My husband and I had a grown-up evening out last night while his parents watched our kids. When we came home, the kids were in bed and this was on the refrigerator.
My daughter is finally getting to the age where she can draw things that actually resemble humans. But as someone who grew up as a card-carrying member of the Drawing Enthusiasts Club, I’m hyper tuned in to what she draws and how.
So, right after I squealed with delight at how edible this is in a way that makes me want to cram it into a sugar-coated candied fig and devour it so that it resides deep in my soul forever, the very next thing I did was notice this. Um . . . my (ahem) unit.
Perhaps it’s a tail. Didn’t we all have tails at one point? Or — dear God no! — perhaps my daughter believes me to be transgendered. (Not that there’s anything wrong with that.)
I promise I haven’t given her a reason to believe this. I don’t have to wax a mustache, not even a stray chin hair (yet). And I think I look pretty damn decent in a dress. I think I still own one anyway. Does a bathrobe count?
But then I thought, Relax! This happens all the time when you draw stick people. It’s a textbook stick people affliction. Certainly the risk is always there when you don’t pay attention to where your lines connect. Common rookie mistake. Some of my best friends drew their stick people this way and still got accepted into college. No big deal.
But then I noticed that my son appears to have either a really bad comb-over or is wearing a toupee. In fact, he has great hair — like thick, beautiful, long California surfer dude hair. So I found this to be grossly inaccurate. Although, I applaud her that the rendering of my husband’s hair is spot-on.
Disturbingly, my daughter looks to have a spider embedded in her bangs. You probably wouldn’t have noticed this had I not pointed it out. Or you probably wouldn’t have noticed this had you never experienced having a spider embedded in your bangs. Because I have. (Read here.)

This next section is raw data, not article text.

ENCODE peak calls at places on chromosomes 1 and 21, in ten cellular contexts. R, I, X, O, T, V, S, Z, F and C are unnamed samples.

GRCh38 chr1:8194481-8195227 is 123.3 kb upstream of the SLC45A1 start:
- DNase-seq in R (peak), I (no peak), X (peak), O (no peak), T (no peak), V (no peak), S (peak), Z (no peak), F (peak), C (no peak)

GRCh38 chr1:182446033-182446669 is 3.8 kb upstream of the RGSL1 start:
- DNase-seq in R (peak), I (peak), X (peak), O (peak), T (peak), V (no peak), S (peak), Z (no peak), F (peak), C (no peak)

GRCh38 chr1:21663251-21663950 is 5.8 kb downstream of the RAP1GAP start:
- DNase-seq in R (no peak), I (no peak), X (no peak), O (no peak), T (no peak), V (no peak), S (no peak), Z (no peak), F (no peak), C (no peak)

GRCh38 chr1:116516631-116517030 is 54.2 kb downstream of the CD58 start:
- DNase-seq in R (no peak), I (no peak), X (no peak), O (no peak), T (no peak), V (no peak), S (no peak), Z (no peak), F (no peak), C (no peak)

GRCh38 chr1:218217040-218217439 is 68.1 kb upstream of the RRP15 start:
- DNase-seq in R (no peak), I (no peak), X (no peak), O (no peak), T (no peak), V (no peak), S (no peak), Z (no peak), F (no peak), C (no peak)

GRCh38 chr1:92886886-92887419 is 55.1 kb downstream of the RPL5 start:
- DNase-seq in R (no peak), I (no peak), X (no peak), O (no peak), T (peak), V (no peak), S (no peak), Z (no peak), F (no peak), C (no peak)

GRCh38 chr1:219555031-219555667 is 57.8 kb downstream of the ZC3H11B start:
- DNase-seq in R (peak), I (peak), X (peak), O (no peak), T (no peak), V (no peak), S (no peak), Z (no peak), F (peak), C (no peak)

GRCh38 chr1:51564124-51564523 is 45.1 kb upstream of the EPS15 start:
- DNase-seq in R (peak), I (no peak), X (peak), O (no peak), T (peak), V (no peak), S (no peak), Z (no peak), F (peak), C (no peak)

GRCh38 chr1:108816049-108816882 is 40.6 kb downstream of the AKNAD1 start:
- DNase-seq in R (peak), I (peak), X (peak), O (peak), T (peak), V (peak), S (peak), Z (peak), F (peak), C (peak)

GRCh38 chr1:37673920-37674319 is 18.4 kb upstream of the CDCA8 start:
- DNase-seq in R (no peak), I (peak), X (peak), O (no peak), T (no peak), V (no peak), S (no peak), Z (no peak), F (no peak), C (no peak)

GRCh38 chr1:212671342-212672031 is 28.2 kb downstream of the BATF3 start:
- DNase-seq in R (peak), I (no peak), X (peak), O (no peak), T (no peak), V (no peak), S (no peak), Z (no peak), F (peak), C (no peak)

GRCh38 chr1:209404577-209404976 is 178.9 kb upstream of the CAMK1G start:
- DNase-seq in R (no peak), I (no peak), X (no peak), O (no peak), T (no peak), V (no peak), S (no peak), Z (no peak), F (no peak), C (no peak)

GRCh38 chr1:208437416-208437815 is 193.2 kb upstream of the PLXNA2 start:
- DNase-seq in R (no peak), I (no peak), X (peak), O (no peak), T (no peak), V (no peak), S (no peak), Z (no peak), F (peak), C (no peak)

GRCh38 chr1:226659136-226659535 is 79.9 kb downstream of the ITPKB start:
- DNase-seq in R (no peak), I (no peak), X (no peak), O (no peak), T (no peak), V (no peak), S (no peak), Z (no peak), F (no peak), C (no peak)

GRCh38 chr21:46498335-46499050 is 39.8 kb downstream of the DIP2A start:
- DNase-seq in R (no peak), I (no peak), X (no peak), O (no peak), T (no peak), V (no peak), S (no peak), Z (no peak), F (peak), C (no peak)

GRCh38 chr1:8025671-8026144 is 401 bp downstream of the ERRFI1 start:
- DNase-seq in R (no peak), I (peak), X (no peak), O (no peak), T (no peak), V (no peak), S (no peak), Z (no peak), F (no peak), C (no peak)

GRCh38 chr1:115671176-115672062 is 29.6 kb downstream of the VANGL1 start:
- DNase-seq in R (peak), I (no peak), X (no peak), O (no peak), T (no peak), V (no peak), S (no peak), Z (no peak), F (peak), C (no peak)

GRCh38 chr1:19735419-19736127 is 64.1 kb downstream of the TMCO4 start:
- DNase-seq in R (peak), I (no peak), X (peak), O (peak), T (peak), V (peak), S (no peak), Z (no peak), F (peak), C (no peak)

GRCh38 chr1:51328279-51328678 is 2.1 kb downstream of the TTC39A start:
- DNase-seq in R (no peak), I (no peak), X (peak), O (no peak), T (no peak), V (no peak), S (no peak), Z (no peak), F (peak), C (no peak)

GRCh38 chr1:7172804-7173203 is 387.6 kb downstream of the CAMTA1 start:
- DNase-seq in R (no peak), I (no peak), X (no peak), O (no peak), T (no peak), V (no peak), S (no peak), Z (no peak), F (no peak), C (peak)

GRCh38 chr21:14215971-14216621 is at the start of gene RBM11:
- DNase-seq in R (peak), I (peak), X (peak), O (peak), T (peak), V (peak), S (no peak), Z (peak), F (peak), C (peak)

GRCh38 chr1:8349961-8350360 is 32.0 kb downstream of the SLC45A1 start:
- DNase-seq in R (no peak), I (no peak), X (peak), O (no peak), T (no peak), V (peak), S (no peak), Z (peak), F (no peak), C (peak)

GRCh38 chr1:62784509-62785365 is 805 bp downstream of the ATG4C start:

Why is my daughter the only one with teeth? I asked her this today and she couldn’t explain it. I’ll let her mull it over a few days, give her some time to notice that my teeth are remarkably straight and white, and then I’ll request a meeting to discuss it further.
All of this reminds me of my own childhood drawings that I need to lug out of that old box from our garage. From there, I’ll have to dig through a few hundred high school art class drawings that are only bad in an amateur way and not bad in a cute way, though thankfully not bad in a delusional way. And, after that, I’ll hopefully find the beat-up manila envelope labeled Angie’s Preschool Drawings that my parents once left on my doorstep in the middle of the night (seconds before their tires squealed away).
I bet there are some prize-worthy nuggets in there. I bet there are some I drew of people. I bet there are some I drew of my family. I bet my mom looks like a woman. I bet I’ll put this drawing to shame. Not that there’s anything wrong with it.